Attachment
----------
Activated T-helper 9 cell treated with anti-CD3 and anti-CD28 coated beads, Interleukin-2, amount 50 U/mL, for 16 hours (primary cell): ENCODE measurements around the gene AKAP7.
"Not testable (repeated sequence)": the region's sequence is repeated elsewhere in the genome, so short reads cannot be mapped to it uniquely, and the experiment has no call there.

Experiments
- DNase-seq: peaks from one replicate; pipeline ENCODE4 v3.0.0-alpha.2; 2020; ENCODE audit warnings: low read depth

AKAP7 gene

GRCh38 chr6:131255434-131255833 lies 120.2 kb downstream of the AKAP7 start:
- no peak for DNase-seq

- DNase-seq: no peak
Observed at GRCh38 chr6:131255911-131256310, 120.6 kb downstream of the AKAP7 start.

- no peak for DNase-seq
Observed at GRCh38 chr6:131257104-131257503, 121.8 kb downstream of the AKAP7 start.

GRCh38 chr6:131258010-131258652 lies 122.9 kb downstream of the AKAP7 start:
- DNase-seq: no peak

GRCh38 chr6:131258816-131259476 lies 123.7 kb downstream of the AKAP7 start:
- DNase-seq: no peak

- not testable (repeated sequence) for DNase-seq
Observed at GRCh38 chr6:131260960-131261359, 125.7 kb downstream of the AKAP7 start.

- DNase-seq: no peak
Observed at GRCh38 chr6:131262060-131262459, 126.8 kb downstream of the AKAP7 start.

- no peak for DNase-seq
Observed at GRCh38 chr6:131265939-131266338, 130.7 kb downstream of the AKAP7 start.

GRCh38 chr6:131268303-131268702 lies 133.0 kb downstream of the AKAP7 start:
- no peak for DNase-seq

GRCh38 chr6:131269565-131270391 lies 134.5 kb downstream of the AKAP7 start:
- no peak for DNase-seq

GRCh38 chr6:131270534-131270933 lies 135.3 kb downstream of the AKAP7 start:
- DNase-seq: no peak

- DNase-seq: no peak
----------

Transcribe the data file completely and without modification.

Activated T-helper 9 cell treated with anti-CD3 and anti-CD28 coated beads, Interleukin-2, amount 50 U/mL, for 16 hours (primary cell): ENCODE measurements around the gene AKAP7.
"Not testable (repeated sequence)": the region's sequence is repeated elsewhere in the genome, so short reads cannot be mapped to it uniquely, and the experiment has no call there.

Experiments
- DNase-seq: peaks from one replicate; pipeline ENCODE4 v3.0.0-alpha.2; 2020; ENCODE audit warnings: low read depth

AKAP7 gene

GRCh38 chr6:131255434-131255833 lies 120.2 kb downstream of the AKAP7 start:
- no peak for DNase-seq

- DNase-seq: no peak
Observed at GRCh38 chr6:131255911-131256310, 120.6 kb downstream of the AKAP7 start.

- no peak for DNase-seq
Observed at GRCh38 chr6:131257104-131257503, 121.8 kb downstream of the AKAP7 start.

GRCh38 chr6:131258010-131258652 lies 122.9 kb downstream of the AKAP7 start:
- DNase-seq: no peak

GRCh38 chr6:131258816-131259476 lies 123.7 kb downstream of the AKAP7 start:
- DNase-seq: no peak

- not testable (repeated sequence) for DNase-seq
Observed at GRCh38 chr6:131260960-131261359, 125.7 kb downstream of the AKAP7 start.

- DNase-seq: no peak
Observed at GRCh38 chr6:131262060-131262459, 126.8 kb downstream of the AKAP7 start.

- no peak for DNase-seq
Observed at GRCh38 chr6:131265939-131266338, 130.7 kb downstream of the AKAP7 start.

GRCh38 chr6:131268303-131268702 lies 133.0 kb downstream of the AKAP7 start:
- no peak for DNase-seq

GRCh38 chr6:131269565-131270391 lies 134.5 kb downstream of the AKAP7 start:
- no peak for DNase-seq

GRCh38 chr6:131270534-131270933 lies 135.3 kb downstream of the AKAP7 start:
- DNase-seq: no peak

- DNase-seq: no peak